Saint Vincent Archabbey
Matthew's passion narrative begins with the plot of Judas Iscariot to betray Jesus and continues through the well-known scenes: celebration of the Passover meal; the promises by Peter and all the disciples that they would never lose faith in Jesus; the agony in the garden called Gethsemane; the arrest of Jesus; the abandonment of Jesus by all his disciples; the trial; Peter's denial of Jesus; the suicide of Judas; Pilate's release of Barabbas and condemnation of Jesus to death by crucifixion; the torture and mockery by the Roman soldiers; the crucifixion accompanied by dramatic signs of a new age; the burial of Jesus..
Jesus began his mission with his baptism at the Jordan. The Spirit of God came upon him, and a voice came from heaven, saying, "This is my beloved Son, with whom I am well pleased" (Mt 3:13-17). Immediately following this event, Matthew tells us that from that moment until the end Jesus would undergo temptations to reject his truth of being beloved Son, pleasing to God. The passion narrative presents the last and most severe trial of Jesus' fidelity. Every earthly reason is progressively removed for trusting in God's love, even to experiencing a horrible and shameful death on a cross.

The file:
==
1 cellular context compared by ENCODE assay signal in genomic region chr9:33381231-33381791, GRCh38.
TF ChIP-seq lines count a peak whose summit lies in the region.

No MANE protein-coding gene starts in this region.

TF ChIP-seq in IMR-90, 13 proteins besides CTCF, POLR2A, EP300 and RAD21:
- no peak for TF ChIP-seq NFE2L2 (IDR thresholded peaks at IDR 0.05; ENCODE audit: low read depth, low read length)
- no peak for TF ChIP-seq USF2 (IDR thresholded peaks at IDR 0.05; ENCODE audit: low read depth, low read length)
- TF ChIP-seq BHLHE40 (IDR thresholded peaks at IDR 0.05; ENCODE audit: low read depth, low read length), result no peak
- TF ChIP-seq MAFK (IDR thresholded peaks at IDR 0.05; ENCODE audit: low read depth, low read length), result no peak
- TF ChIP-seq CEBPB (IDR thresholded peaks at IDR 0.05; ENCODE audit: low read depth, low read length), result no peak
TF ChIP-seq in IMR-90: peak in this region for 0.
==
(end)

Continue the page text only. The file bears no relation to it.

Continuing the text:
Matthew in his passion narrative gives us some insight into the mystery of how the Spirit enabled Jesus to pray through his experience of suffering and dying. It is in this pattern that the Spirit of Jesus now enables us to pray through the trials of our own life and death.
Jesus begins his passion with the observance of the Passover meal with his disciples.